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State of the Union: GOP Puts the Spotlight on Real-Life Obamacare Woes


Alberto González - published on 01/28/14 - updated on 06/08/17

Republican lawmakers invite disappointed ‘clients’ of the new healthcare law to tonight’s address.

With new federal healthcare regulations now in full swing, President Obama is expected to cite the implementation of “Obamacare” as a major victory in tonight’s State of the Union (SOTU) address. But not everyone is singing the praises of the administration’s health care law, and Republican Members of Congress are determined to make that known.

At least a dozen GOP lawmakers have invited guests who have been adversely affected by Obamacare to tonight’s address – everyone from business owners feeling the weight of the new regulations to individual customers who have endured such unpleasant experiences as increases in premium rates and cancelled plans. Their concerns will be voiced in the Republican response to the President’s address.

For all that Obama sought to accomplish, the fact is that the bureaucratic red tape surrounding the new healthcare law has not made it easier for consumers to navigate through the system – much less find plans that are could be considered affordable (despite the name of the bill that made this law a reality). Also of concern are such mandates as the requirement that a vast majority of Americans purchase health insurance of some kind or face stiff tax penalties, as well as the “contraception mandate,” which guarantees the free provision of contraceptives through insurers, paid for by the premium dollars of other consumers who may have a conscientious objection to this requirement.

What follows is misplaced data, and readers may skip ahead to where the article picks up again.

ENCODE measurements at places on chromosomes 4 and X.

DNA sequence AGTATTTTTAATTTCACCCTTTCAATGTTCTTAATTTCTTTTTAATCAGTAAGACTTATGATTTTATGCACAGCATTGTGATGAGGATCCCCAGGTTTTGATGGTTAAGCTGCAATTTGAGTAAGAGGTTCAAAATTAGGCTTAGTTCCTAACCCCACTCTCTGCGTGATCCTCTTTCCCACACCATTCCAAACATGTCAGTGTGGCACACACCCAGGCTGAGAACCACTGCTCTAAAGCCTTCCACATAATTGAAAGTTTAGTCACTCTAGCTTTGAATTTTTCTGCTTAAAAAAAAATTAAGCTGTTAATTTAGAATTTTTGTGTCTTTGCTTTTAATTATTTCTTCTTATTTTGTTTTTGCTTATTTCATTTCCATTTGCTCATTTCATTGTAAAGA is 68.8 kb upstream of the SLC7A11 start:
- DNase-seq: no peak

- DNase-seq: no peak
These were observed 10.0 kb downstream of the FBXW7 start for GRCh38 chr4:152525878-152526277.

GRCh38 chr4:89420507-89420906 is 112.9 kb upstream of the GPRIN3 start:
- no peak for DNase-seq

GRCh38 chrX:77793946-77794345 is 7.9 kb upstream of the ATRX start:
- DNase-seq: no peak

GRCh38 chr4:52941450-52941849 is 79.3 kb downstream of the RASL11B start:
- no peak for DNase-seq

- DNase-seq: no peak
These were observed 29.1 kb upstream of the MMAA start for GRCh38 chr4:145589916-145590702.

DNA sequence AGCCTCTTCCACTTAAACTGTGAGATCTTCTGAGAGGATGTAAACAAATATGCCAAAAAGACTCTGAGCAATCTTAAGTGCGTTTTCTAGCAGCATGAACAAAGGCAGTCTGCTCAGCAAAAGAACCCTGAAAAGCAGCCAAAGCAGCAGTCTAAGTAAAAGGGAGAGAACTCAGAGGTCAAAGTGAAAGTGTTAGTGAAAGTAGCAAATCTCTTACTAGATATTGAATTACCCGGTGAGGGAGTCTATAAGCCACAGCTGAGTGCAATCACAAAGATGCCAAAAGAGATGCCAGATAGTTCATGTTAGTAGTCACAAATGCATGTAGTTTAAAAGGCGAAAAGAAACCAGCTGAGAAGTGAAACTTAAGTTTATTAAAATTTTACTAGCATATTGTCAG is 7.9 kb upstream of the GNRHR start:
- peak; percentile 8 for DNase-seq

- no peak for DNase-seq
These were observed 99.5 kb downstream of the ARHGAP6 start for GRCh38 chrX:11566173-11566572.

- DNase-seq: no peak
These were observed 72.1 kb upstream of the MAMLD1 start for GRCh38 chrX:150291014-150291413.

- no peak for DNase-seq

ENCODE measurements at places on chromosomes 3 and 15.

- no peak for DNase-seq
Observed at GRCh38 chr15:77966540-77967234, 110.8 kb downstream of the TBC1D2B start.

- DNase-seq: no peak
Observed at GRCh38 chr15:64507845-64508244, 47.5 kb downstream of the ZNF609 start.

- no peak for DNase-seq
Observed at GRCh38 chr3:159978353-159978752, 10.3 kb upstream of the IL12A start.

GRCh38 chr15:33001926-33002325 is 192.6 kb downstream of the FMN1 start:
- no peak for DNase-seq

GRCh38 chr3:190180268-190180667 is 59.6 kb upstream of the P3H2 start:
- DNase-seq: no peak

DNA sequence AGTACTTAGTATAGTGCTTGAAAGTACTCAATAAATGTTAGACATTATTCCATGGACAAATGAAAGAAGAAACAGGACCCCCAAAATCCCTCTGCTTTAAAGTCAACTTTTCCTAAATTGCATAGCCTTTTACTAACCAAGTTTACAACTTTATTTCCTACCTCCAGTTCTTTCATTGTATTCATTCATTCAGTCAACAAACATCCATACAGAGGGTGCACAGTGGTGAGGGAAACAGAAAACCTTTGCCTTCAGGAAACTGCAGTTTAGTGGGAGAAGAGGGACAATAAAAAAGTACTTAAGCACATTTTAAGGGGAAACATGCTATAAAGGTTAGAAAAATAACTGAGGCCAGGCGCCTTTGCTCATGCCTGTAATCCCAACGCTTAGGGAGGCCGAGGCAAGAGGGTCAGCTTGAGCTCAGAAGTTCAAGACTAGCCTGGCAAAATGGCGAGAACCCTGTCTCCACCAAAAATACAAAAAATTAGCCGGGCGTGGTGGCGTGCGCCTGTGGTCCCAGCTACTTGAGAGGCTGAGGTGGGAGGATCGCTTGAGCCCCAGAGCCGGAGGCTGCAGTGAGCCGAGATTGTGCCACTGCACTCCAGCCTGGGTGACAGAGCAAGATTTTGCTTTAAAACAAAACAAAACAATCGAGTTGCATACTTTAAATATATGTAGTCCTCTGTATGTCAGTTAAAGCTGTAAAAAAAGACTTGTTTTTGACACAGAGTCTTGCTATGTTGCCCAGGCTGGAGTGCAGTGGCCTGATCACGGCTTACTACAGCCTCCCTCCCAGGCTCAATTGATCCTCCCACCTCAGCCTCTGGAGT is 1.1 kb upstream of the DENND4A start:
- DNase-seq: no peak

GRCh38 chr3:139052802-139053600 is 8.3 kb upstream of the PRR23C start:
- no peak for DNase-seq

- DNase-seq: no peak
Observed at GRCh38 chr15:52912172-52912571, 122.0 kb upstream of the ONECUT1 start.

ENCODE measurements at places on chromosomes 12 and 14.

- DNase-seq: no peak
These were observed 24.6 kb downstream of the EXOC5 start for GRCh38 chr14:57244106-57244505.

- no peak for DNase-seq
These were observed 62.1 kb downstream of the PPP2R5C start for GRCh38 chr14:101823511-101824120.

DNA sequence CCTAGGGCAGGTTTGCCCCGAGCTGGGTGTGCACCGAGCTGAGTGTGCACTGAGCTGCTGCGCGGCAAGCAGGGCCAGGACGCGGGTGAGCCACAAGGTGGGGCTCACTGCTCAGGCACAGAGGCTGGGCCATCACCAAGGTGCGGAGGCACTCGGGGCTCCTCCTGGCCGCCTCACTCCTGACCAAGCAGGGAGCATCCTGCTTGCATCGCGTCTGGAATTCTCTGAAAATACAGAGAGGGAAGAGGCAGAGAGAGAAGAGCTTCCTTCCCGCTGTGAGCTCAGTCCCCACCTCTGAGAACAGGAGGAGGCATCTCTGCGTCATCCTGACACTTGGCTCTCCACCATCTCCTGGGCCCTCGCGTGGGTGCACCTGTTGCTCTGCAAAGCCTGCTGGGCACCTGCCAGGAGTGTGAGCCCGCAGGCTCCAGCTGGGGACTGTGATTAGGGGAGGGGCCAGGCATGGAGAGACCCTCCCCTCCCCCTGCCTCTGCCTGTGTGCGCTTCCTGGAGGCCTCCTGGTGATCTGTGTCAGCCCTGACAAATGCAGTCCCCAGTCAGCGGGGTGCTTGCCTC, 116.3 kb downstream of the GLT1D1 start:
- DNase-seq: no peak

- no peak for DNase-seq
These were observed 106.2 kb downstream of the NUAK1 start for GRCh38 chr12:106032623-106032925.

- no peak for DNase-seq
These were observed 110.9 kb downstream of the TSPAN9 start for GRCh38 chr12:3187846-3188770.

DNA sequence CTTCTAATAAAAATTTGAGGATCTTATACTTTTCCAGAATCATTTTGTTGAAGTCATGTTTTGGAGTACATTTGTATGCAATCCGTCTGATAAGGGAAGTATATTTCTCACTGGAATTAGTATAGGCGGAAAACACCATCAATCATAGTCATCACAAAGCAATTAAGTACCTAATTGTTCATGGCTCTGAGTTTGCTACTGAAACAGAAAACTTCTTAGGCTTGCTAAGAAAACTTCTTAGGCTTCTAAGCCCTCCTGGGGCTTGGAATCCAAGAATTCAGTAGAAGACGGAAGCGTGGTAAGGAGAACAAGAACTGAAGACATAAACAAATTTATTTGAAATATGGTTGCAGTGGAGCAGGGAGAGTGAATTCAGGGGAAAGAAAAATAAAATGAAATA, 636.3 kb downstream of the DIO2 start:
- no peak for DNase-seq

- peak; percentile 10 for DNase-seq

Certain aspects of the healthcare law continue to be challenged in court – most notably, the Little Sisters of the Poor have launched legal proceedings to prevent religious organizations to be subject to the contraception mandate. Though a repeal of the law seems highly unlikely, lawmakers have continued to craft alternate proposals to some of its most controversial or ineffective elements.

Alberto González is the Associate Editor of Aleteia’s English edition. His prior endeavors have included working in political campaigns and in the United States Senate. He also maintains an active schedule as a liturgical vocalist and organist.

A native of California, Alberto graduated from the University of California, Berkeley in 2010 with a B.A. in Music and Political Science. He currently lives in the greater Washington, D.C. area.

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